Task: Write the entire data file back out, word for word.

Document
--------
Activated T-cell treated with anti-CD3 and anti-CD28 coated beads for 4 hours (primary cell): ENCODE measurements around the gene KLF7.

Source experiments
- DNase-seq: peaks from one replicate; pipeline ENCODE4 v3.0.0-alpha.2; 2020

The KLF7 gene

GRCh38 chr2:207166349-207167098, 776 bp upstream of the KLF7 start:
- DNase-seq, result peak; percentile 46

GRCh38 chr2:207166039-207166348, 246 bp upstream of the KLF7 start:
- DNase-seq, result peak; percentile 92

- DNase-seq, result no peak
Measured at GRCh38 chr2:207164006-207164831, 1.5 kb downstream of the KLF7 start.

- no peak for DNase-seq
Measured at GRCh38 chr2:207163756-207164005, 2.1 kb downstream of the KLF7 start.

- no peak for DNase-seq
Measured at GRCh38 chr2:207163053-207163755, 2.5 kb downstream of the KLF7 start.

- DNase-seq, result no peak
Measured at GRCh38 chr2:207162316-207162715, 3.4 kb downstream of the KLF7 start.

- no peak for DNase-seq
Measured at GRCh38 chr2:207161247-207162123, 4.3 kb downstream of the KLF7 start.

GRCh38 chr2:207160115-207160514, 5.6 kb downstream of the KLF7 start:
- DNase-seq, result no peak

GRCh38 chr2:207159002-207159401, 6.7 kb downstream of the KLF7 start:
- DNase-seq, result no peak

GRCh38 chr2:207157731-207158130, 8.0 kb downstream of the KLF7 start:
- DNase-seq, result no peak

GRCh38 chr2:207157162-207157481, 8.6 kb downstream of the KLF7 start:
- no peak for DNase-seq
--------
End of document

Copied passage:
Activated T-cell treated with anti-CD3 and anti-CD28 coated beads for 4 hours (primary cell): ENCODE measurements around the gene KLF7.

Source experiments
- DNase-seq: peaks from one replicate; pipeline ENCODE4 v3.0.0-alpha.2; 2020

The KLF7 gene

GRCh38 chr2:207166349-207167098, 776 bp upstream of the KLF7 start:
- DNase-seq, result peak; percentile 46

GRCh38 chr2:207166039-207166348, 246 bp upstream of the KLF7 start:
- DNase-seq, result peak; percentile 92

- DNase-seq, result no peak
Measured at GRCh38 chr2:207164006-207164831, 1.5 kb downstream of the KLF7 start.

- no peak for DNase-seq
Measured at GRCh38 chr2:207163756-207164005, 2.1 kb downstream of the KLF7 start.

- no peak for DNase-seq
Measured at GRCh38 chr2:207163053-207163755, 2.5 kb downstream of the KLF7 start.

- DNase-seq, result no peak
Measured at GRCh38 chr2:207162316-207162715, 3.4 kb downstream of the KLF7 start.

- no peak for DNase-seq
Measured at GRCh38 chr2:207161247-207162123, 4.3 kb downstream of the KLF7 start.

GRCh38 chr2:207160115-207160514, 5.6 kb downstream of the KLF7 start:
- DNase-seq, result no peak

GRCh38 chr2:207159002-207159401, 6.7 kb downstream of the KLF7 start:
- DNase-seq, result no peak

GRCh38 chr2:207157731-207158130, 8.0 kb downstream of the KLF7 start:
- DNase-seq, result no peak

GRCh38 chr2:207157162-207157481, 8.6 kb downstream of the KLF7 start:
- no peak for DNase-seq